To get the most out of your trip, have fun, and stay safe, make sure you check the weather and tides before heading out so that you know the sea conditions. Tide times in the UK vary around the coast depending on the position of the moon, sun and various other influences. There’s so much to tides, so make sure you understand what the differences mean and how they could affect your trip.


It’s always best to visit a lifeguarded beach if possible. You can search for your nearest lifeguarded beach on the RNLI website. Always make sure you keep an eye on children and ask your beach if they have a local wristband scheme which helps identify and reunite lost children should they wander off.


  • Always swim between the red and yellow flags: Find out more on safety flags on the RLSS website.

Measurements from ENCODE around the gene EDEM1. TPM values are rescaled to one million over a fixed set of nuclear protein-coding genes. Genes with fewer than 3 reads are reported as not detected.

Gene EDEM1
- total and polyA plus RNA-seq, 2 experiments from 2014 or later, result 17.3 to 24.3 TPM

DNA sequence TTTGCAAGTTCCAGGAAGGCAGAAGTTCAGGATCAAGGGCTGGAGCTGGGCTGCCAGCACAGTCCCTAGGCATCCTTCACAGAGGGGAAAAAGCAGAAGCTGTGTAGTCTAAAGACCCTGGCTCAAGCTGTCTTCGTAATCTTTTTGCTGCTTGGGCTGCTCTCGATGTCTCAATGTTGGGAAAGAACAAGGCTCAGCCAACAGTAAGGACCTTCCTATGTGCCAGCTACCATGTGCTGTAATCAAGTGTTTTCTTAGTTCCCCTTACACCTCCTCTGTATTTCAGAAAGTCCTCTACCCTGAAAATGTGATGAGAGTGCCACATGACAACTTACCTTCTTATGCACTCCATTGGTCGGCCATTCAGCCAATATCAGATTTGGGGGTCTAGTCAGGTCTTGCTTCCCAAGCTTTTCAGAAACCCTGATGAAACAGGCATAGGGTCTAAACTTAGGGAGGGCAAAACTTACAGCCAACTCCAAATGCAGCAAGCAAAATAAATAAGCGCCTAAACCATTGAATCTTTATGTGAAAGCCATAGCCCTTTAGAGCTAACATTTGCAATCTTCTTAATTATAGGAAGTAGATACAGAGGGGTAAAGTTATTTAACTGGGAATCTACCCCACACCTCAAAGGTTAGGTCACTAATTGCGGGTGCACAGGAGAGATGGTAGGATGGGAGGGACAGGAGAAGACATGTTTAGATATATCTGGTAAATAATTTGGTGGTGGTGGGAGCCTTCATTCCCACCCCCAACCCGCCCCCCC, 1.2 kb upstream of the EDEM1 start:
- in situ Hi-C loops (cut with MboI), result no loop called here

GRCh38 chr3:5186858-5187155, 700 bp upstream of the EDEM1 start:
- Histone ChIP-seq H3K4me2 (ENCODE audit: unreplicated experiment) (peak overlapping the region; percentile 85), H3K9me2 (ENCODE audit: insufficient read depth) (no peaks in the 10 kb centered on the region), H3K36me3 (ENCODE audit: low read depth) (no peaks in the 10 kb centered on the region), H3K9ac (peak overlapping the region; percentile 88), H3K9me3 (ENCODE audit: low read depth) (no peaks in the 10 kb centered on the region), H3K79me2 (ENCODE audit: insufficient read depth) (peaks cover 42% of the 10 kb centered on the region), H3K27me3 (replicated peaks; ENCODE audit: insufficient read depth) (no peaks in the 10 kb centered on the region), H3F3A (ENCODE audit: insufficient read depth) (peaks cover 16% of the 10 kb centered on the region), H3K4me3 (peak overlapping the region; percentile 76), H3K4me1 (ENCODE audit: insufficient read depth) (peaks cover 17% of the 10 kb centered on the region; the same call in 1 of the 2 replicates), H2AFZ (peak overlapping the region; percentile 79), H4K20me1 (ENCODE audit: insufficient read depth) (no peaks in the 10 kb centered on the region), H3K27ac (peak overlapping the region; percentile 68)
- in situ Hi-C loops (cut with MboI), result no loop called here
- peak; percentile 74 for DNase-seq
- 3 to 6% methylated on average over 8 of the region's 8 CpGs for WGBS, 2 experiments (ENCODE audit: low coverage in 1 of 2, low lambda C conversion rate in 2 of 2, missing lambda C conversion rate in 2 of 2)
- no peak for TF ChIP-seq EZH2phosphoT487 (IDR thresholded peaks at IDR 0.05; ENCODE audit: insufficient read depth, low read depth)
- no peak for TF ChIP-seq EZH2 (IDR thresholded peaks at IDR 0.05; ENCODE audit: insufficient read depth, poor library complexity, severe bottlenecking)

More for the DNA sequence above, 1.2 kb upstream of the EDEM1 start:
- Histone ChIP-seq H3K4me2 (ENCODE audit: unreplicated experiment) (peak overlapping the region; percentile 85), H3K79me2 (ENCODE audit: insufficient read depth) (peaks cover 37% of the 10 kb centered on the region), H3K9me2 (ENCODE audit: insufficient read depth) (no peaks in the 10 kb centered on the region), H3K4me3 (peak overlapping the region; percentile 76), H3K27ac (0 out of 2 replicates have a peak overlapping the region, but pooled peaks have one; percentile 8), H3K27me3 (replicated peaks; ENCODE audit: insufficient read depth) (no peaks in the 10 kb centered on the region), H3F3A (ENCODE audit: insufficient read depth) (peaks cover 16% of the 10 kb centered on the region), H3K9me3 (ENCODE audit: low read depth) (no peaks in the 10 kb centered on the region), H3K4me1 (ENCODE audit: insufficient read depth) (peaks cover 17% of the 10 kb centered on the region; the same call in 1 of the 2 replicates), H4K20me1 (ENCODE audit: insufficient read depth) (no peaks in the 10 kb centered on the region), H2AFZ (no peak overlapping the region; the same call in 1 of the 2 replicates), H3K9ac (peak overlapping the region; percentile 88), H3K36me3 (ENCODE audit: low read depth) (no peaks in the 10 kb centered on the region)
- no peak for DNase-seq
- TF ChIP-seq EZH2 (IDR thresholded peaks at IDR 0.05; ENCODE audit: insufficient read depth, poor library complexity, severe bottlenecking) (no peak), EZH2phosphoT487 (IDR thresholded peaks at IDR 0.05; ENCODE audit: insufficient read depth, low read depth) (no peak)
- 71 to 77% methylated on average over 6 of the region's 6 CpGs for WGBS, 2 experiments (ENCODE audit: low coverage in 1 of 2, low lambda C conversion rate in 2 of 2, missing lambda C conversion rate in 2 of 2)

• Leave inflatables at home: Inflatables can quickly be swept out to sea by currents and offshore winds, making them very dangerous when used at the beach. If you get swept out to sea, stay with your inflatable and shout for help. If you see an inflatable that’s been blown out to sea, call 999 and ask for the coastguard.
  • Rip currents: These are difficult to spot and even the most experienced swimmers can be caught off-guard. If you get caught in a rip current, don’t fight against it or try to swim back to shore – instead swim parallel to the shore until you’re free from the rip current.
  • Float to live: If you get into difficulty in the water, fight your instinct to panic or thrash around. Spread your arms and legs outwards to form a star shape and float until you can control your breathing. Only then call for help.